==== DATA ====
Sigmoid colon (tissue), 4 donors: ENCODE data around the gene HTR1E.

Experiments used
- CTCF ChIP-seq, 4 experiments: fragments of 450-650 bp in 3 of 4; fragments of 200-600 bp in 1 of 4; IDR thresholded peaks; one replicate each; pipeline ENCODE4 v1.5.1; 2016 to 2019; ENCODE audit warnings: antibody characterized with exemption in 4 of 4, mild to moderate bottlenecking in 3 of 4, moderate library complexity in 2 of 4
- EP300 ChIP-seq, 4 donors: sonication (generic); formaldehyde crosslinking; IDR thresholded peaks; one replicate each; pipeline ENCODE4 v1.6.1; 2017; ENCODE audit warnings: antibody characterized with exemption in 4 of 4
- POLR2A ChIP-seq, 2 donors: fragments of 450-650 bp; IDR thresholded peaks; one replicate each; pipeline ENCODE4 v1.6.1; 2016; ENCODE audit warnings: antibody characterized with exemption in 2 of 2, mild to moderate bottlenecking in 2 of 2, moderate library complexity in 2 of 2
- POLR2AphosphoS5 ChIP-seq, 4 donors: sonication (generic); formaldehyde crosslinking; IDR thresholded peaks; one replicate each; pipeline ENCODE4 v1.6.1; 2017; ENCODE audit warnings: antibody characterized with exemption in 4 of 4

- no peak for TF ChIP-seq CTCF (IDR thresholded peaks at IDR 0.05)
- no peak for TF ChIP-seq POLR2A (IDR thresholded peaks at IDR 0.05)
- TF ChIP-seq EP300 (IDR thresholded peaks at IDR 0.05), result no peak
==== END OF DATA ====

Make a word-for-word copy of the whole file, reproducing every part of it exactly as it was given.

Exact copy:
Sigmoid colon (tissue), 4 donors: ENCODE data around the gene HTR1E.

Experiments used
- CTCF ChIP-seq, 4 experiments: fragments of 450-650 bp in 3 of 4; fragments of 200-600 bp in 1 of 4; IDR thresholded peaks; one replicate each; pipeline ENCODE4 v1.5.1; 2016 to 2019; ENCODE audit warnings: antibody characterized with exemption in 4 of 4, mild to moderate bottlenecking in 3 of 4, moderate library complexity in 2 of 4
- EP300 ChIP-seq, 4 donors: sonication (generic); formaldehyde crosslinking; IDR thresholded peaks; one replicate each; pipeline ENCODE4 v1.6.1; 2017; ENCODE audit warnings: antibody characterized with exemption in 4 of 4
- POLR2A ChIP-seq, 2 donors: fragments of 450-650 bp; IDR thresholded peaks; one replicate each; pipeline ENCODE4 v1.6.1; 2016; ENCODE audit warnings: antibody characterized with exemption in 2 of 2, mild to moderate bottlenecking in 2 of 2, moderate library complexity in 2 of 2
- POLR2AphosphoS5 ChIP-seq, 4 donors: sonication (generic); formaldehyde crosslinking; IDR thresholded peaks; one replicate each; pipeline ENCODE4 v1.6.1; 2017; ENCODE audit warnings: antibody characterized with exemption in 4 of 4

- no peak for TF ChIP-seq CTCF (IDR thresholded peaks at IDR 0.05)
- no peak for TF ChIP-seq POLR2A (IDR thresholded peaks at IDR 0.05)
- TF ChIP-seq EP300 (IDR thresholded peaks at IDR 0.05), result no peak